Opinion: a guided tour of UK quarantine law
Effectively house arrest and impossible to enforce, according to David Allen Green the new quarantine statutory instrument is ludicrous, illiberal and full of loopholes
Produced by Tom Hannen
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Hello, I am David Allen Green and I am a legal commentator for the Financial Times. I have been asked to talk about the quarantine regulations in particular, but also statutory instruments in general. What prompts this talk is that the government has introduced quarantine regulations which provide for strict obligations on what to do if you arrive in England. Those regulations are in the form of a statutory instrument. A statutory instrument has the same effect as an act of parliament. It is equally the law of the land as anything which is contained within a bill passed by parliament, but there are a couple of differences.
One is that a statutory instrument has to be authorised by an act of parliament. You can't just have an SI, as it's abbreviated, free standing. You always have to track it back to which act of parliament the SI has come under. The second is that, at least in theory, SIs are challengeable in court on the basis that they don't actually fit in with what the act of parliament provides for. But subject to those two points a statutory instrument is as much of the law of the land as an act of parliament. But in practice they are used in a slightly different way to an act of parliament.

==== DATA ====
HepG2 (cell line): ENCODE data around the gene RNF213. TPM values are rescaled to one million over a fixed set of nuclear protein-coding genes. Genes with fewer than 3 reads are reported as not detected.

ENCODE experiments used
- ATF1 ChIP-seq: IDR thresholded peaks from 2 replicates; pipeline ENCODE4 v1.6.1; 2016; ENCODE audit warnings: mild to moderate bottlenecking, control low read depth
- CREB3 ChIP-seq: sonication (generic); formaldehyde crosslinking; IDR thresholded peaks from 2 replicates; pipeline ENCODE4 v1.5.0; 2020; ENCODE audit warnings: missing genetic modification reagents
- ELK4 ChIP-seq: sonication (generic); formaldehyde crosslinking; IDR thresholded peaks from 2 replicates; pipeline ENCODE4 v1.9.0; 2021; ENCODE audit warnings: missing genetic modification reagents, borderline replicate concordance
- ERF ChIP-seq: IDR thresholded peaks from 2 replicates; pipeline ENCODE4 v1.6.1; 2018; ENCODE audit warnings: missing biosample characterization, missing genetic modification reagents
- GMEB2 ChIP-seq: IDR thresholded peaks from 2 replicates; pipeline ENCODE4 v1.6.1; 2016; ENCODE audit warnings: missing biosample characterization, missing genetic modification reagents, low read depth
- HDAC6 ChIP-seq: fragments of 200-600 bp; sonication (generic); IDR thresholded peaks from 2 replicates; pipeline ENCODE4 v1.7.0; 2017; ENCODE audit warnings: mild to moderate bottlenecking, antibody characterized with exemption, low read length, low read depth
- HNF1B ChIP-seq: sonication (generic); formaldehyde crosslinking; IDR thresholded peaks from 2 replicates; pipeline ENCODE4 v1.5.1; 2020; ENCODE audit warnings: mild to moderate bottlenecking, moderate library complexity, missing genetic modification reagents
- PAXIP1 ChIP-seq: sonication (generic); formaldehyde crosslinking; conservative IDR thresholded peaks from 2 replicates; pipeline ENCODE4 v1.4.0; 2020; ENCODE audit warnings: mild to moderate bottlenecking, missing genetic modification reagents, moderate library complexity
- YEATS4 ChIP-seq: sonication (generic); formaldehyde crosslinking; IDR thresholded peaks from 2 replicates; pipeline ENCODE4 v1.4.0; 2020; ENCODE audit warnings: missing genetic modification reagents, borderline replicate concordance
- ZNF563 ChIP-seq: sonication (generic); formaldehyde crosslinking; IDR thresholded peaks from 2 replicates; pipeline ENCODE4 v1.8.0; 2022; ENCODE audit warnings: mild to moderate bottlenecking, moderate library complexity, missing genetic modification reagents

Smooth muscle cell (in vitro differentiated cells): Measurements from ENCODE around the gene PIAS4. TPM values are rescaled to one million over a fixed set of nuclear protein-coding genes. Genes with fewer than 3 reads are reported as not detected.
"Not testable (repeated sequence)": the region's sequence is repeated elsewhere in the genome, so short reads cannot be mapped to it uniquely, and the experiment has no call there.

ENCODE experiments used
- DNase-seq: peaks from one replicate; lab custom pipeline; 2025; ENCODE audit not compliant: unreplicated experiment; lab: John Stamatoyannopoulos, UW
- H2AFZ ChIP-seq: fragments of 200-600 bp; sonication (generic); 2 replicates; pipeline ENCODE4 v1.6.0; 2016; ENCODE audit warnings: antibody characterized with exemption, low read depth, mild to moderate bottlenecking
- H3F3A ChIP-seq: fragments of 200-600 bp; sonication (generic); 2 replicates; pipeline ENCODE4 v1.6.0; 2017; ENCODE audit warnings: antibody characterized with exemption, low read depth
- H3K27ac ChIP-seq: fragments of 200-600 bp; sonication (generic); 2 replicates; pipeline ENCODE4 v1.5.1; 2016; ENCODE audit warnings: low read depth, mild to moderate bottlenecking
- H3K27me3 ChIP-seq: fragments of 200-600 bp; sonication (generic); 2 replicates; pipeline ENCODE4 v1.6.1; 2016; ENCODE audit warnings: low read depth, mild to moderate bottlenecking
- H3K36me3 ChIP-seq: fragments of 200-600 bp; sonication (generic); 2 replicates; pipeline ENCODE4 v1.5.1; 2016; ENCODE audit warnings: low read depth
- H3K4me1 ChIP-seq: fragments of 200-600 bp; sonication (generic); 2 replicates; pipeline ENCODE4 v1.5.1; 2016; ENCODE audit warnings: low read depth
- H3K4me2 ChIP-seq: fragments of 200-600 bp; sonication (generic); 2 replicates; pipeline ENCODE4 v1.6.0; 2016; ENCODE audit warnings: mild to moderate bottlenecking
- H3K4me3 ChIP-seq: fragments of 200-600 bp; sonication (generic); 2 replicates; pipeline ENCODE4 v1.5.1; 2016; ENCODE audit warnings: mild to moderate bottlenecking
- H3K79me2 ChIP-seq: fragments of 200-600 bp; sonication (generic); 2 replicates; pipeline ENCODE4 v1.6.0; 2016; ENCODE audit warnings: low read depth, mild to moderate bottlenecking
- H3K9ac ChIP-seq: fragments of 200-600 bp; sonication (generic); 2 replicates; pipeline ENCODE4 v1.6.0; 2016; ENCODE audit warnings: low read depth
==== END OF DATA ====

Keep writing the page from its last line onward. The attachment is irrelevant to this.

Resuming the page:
An act of parliament has to go through both houses of parliament and be voted on before it becomes part of the law. SIs, on the other hand, are issued effectively by government departments subject to usually only nominal parliamentary supervision and scrutiny, and become part of the law of the land fairly swiftly. SIs can also be seriously consequential in that they can create criminal offences, powers of arrest, and detention. They are also, in inverted commas, 'flexible' and they are increasingly being used by governments to legislate almost by department without the inconvenience and slowness of going through parliament.
In particular, the current government is in the habit of issuing statutory instruments during this coronavirus pandemic. And although there was a need for emergency legislation at the beginning of this pandemic there is certainly no need now. And for government's use of SIs for coronavirus and other things is actually a worrying trend. Government is, in effect, bypassing parliament. Traditional constitutional theory has it that it is parliament which is the legislature and the government is merely the executive. But with the use of SIs it is more meaningful to say that it is government legislating.